Flipping the switch

Jessica Perry//November 21, 2011

Flipping the switch

Jessica Perry//November 21, 2011

With all of the new lighting technologies becoming available, working in the lighting industry is a lot like being a teacher these days.

With all of the new lighting technologies becoming available, working in the lighting industry is a lot like being a teacher these days.

Just ask Cathy Choi, president of Moonachie-based light bulb manufacturer Bulbrite Industries Inc. Her company has launched a website, Lightopedia.com, to educate consumers about new, more efficient bulbs.

“Consumers can really make such an impact by switching out their light bulbs,” Choi said. “I just don’t think they know what their choices are.”

Informed choices will become more important Jan. 1, when a federal law phasing in new energy efficiency requirements for light bulbs takes effect. Those tougher standards mean manufacturers like Bulbrite will no longer make certain types of inefficient incandescents, though consumers can still use them, and stores can sell out their stocks. Starting next year, traditional 100-watt bulbs will no longer be manufactured; in 2013 and 2014, 75-, 60- and 40-watt bulbs will be phased out. Many specialty bulbs were exempted from the legislation.

As consumers go to upgrade their lighting, Choi said they’ll find three basic types of bulbs to choose from: Halogen incandescents, which look similar to traditional A-shaped bulbs but are more efficient; compact fluorescent bulbs, or CFLs, which have a spiral shape and a longer life; and light-emitting diode bulbs, or LEDs, which are the most expensive, but also the most efficient, and longest lasting.

“We’re big fans of the halogen, in particular, because it’s the closest to what people are used to right now, in terms of the shape and the brightness,” Choi said. Halogens are about 30 percent more efficient, and are most comparable in cost to traditional incandescents.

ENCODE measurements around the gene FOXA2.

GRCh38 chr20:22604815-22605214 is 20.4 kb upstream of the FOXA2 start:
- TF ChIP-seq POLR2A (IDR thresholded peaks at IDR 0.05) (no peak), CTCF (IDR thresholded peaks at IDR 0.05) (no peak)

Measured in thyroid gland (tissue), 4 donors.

At Spectrum Lighting, a wholesale commercial lighting distributor in the Whippany section of Hanover, President Joel Rubinfeld said customers sometimes react with sticker shock when they encounter the price of the more-efficient bulbs. He encourages clients to think of the lighting transition as an iceberg.

“The tip of the iceberg — the part you see above the water line — is the cost of the light bulb,” he said. The part below the surface is the energy use, the longer bulb life and other such factors. For instance, a customer who opts for a $3 CFL bulb in lieu of a 50-cent incandescent will spend an extra $2.50 up front. Over the 8,000-hour life of the CFL bulb, however, a typical customer will save about $65 in electricity bills, according to a calculator on Spectrum’s website.

Kateri Callahan, president of the Washington, D.C.-based Alliance to Save Energy, said her group has formed the LUMEN, or Lighting Understanding for a More Efficient Nation, Coalition to help consumers understand the law and their choices. She said the Federal Trade Commission also is issuing new labels to help consumers distinguish between different types of bulbs. But she said understanding will take time.

“It’s going to require a long-term and sustained consumer education campaign,” Callahan said. “Just like anything else, people need to hear things and understand things several times so that they can get it.”

A side benefit of the change, Callahan said, is that many of the new bulbs are manufactured domestically, whereas most incandescent manufacturing has long been done overseas.

For businesses, the savings can also be significant. Over the past four years, Heller Industrial Parks has installed more efficient lighting in about one-quarter of its 16 million square feet of warehouse space, said John Porcek, vice president of I. Heller Construction Corp.

Porcek said Heller partnered with a Wisconsin company, Orion Energy Systems, to convert its lighting. He said many times the conversion is done without paying the high costs up front.

“Many times, tenants will just work along with us and Orion to come up with an agreement where they don’t have to do any money up front,” Porcek said. “It’s an agreement over a period of time where they get their lighting replaced and pay monthly fees, which come out of their savings.”

Choi said the lighting industry is getting used to change.

“We’ve been in business for 40 years,” Choi said. “The company was actually started by my father, Andrew Choi. He said, ‘My God, more is happening in the lighting industry in the last five years than in the previous 35 years.'”

Asked if she thinks the industry will continue to change at a rapid pace, Choi said, “Absolutely.”

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